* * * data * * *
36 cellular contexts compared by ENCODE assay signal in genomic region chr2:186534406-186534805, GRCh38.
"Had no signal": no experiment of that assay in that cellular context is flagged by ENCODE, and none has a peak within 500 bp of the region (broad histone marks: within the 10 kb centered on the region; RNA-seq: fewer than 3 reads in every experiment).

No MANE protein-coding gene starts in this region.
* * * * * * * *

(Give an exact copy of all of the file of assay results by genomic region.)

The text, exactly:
36 cellular contexts compared by ENCODE assay signal in genomic region chr2:186534406-186534805, GRCh38.
"Had no signal": no experiment of that assay in that cellular context is flagged by ENCODE, and none has a peak within 500 bp of the region (broad histone marks: within the 10 kb centered on the region; RNA-seq: fewer than 3 reads in every experiment).

No MANE protein-coding gene starts in this region.